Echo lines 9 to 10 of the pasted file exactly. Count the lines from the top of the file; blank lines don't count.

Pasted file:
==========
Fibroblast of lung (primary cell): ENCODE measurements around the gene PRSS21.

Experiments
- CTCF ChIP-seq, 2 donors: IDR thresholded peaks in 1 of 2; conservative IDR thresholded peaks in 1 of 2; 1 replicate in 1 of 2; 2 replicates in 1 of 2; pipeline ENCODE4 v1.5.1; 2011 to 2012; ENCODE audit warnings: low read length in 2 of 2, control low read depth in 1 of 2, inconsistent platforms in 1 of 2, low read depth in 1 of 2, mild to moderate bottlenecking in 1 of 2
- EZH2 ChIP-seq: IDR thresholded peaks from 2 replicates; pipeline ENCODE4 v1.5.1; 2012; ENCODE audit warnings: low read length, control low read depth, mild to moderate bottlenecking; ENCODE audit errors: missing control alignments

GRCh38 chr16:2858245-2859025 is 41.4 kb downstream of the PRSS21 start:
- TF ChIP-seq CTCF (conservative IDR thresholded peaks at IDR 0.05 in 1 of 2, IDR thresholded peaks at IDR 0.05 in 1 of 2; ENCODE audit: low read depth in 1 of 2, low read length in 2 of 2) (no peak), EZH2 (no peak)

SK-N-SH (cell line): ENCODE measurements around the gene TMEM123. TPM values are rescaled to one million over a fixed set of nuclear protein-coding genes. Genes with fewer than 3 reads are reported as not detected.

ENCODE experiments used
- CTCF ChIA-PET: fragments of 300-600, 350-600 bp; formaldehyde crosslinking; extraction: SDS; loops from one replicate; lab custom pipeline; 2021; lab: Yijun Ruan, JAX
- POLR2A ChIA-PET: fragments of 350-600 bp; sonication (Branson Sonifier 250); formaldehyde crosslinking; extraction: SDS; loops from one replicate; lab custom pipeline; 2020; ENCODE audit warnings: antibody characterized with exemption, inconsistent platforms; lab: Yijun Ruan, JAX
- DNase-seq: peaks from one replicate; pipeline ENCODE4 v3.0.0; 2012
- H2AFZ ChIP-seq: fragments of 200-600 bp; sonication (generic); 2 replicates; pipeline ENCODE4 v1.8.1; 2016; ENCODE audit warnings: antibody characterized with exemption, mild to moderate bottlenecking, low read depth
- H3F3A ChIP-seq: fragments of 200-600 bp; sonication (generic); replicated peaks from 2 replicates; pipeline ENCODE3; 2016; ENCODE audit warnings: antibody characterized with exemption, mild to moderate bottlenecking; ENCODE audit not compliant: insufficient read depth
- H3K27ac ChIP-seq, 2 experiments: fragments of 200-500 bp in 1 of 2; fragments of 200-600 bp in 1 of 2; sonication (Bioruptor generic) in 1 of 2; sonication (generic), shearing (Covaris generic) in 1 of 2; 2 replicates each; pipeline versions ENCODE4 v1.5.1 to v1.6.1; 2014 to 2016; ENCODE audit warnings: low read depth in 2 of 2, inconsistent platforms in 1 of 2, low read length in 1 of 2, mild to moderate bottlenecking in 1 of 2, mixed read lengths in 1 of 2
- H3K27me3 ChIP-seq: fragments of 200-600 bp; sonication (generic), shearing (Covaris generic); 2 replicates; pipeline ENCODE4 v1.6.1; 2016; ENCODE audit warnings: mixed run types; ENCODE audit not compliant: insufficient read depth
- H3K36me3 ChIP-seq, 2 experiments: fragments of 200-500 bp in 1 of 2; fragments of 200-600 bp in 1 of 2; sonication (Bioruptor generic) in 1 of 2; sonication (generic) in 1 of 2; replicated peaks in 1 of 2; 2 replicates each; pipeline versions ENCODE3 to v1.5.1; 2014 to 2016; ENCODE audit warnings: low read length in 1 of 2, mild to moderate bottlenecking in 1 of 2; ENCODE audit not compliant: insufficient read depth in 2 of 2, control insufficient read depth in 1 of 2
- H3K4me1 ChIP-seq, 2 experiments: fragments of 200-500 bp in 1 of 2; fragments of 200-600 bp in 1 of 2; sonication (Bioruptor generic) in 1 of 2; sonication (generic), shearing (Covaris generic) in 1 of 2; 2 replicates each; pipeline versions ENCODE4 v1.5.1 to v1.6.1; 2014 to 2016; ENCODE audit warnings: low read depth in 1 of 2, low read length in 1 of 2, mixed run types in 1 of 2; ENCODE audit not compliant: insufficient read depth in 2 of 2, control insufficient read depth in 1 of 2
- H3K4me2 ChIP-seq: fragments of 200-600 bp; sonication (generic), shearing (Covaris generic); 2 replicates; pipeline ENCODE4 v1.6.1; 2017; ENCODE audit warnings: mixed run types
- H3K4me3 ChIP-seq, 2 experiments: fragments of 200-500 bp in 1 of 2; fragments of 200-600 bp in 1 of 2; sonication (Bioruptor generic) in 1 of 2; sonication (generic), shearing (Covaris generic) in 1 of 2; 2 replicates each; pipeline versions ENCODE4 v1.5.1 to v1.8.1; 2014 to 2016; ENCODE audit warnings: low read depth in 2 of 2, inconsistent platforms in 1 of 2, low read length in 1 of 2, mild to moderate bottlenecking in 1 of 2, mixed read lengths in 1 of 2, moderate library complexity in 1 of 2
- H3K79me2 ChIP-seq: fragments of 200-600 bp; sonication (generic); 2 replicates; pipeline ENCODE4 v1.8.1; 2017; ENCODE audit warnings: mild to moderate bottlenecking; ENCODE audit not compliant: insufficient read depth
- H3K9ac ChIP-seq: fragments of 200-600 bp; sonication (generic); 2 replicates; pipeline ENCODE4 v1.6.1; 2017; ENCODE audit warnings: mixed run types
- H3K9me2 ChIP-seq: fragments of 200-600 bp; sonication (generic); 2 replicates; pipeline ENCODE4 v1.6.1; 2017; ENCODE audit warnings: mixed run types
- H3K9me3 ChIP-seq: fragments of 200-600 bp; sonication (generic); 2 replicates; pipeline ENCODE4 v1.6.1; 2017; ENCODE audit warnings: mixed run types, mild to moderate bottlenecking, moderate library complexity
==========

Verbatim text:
- CTCF ChIA-PET: fragments of 300-600, 350-600 bp; formaldehyde crosslinking; extraction: SDS; loops from one replicate; lab custom pipeline; 2021; lab: Yijun Ruan, JAX
- POLR2A ChIA-PET: fragments of 350-600 bp; sonication (Branson Sonifier 250); formaldehyde crosslinking; extraction: SDS; loops from one replicate; lab custom pipeline; 2020; ENCODE audit warnings: antibody characterized with exemption, inconsistent platforms; lab: Yijun Ruan, JAX